Friday, May 13, 2005

A cross-country trip? What a cool idea...

A couple of NBC News Producers are starting a cross-country trip tomorrow and will be posting commentary, photos, and video from their trip at their Independent America blog. Their mission:

We're on the lookout for "Mom & Pop" -- producing our own road movie across the United States. More than ever it seems like it's Independent America vs. Corporate Chain store America. We're hunting for those pressure points along with our black lab Miles. We've vowed to make our 52-day trip without setting one tire on an interstate highway--without setting one foot inside a corporate chain restaurant, motel or store.

As someone who has traveled across country and back--twice--I'm very interested in what they will find. I've attempted the trip using some of the same premises that they are and have a few thoughts:

  1. This is a really cool idea.
  2. Avoiding chain restaurants and stores should not be too difficult. However, the one thing about a chain (especially a restaurant) is that you know what you're getting, for better or worse. When I took the second of my two cross-country trips (a solo trek in 1998) I had in mind the same thing, but found that I was taking my health into my own hands at some of the places I ate. Interestingly, when I did the trip with my Grandmother, aunt, brother, and two cousins in 1986, the best food we ate on the trip was almost always at small restaurants (The Purple Cow in Beattyville, Ky. especially stands out). I don't know if I just had better luck the first time, or if competitive pressures have made mom-and-pops worse over the years, but I suspect the answer is the former. The other part of this that they might find difficult is if they get to a small town late (say after 8:00), it's entirely possible that the chain restaurant or store is the only thing open. Still, as I look back on my solo trip, I wish I'd done more of this.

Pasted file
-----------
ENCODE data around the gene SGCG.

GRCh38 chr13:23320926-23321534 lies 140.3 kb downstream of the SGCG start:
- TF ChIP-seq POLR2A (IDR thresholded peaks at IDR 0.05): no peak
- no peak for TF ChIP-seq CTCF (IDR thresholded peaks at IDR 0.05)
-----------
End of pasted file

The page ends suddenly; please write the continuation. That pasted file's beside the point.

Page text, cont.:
3. Avoiding chain motels will also be easy, but I'll be impressed if they can keep that up over the 7+ weeks they're on the road. We stayed almost exclusively in these types of hotels on our trip in 1986, and I can tell you that they were always worse than the two Super-8s we stayed at on the same trip (and that's saying something). On my 1998 trip, I expected that I would camp most nights, but the brutal heat that summer (107 degrees in Boise, Idaho!) forced me indoors.
  4. I wish them the best in avoiding Interstates completely. I doubt they can do it. When we traveled in 1986, we did about as well as possible in this regard, sometimes going miles out of our way just to avoid a four-lane highway, but there are places where you just don't have any choice without resorting to some nearly impossible (or impassable) roads. Looking at their map, I'd say there are a couple of areas in the Southwest where they'll have to bite the bullet. But I hope they can make it. I essentially attempted the same thing when I took the 1998 trip, but had to get on the highway when it became clear that I was running out of money.
I've added their link to the list on my homepage, and will be following them.
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